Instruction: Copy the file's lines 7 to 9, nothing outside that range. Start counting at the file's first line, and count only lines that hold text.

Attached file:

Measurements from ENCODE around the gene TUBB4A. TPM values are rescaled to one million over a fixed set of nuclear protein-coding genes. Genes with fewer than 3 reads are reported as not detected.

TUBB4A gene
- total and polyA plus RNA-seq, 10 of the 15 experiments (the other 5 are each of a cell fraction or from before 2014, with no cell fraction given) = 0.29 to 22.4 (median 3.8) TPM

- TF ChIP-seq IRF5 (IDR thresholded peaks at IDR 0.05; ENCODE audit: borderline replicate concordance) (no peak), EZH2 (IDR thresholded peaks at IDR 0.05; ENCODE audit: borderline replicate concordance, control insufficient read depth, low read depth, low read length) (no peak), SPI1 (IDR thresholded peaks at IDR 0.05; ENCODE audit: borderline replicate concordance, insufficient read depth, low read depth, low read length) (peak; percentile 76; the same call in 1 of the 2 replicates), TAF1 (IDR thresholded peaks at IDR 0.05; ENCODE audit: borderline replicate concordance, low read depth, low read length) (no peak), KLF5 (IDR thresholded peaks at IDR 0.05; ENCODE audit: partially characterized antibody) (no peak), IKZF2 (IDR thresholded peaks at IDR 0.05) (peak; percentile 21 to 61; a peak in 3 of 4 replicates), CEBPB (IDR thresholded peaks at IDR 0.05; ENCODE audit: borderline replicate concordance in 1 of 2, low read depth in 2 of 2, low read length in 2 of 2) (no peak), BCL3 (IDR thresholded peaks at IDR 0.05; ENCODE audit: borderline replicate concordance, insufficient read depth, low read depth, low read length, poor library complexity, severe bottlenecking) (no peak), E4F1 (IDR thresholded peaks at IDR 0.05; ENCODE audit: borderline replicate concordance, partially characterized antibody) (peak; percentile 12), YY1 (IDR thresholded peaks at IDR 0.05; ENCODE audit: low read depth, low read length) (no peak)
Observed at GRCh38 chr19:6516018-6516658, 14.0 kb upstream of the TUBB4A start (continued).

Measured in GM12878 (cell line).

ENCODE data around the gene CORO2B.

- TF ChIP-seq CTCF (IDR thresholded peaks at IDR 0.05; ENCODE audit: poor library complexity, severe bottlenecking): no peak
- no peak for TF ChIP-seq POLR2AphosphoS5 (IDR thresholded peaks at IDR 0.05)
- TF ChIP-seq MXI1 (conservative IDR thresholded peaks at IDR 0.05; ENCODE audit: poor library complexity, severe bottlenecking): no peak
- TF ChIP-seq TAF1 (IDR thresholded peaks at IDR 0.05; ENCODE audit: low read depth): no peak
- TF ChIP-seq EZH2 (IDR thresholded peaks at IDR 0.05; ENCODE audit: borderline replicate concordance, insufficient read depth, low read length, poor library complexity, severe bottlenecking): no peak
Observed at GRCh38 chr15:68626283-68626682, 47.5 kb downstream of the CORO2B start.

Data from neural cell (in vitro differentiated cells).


ENCODE data around the gene CORO2B.

- TF ChIP-seq CTCF (IDR thresholded peaks at IDR 0.05; ENCODE audit: poor library complexity, severe bottlenecking): no peak
- no peak for TF ChIP-seq POLR2AphosphoS5 (IDR thresholded peaks at IDR 0.05)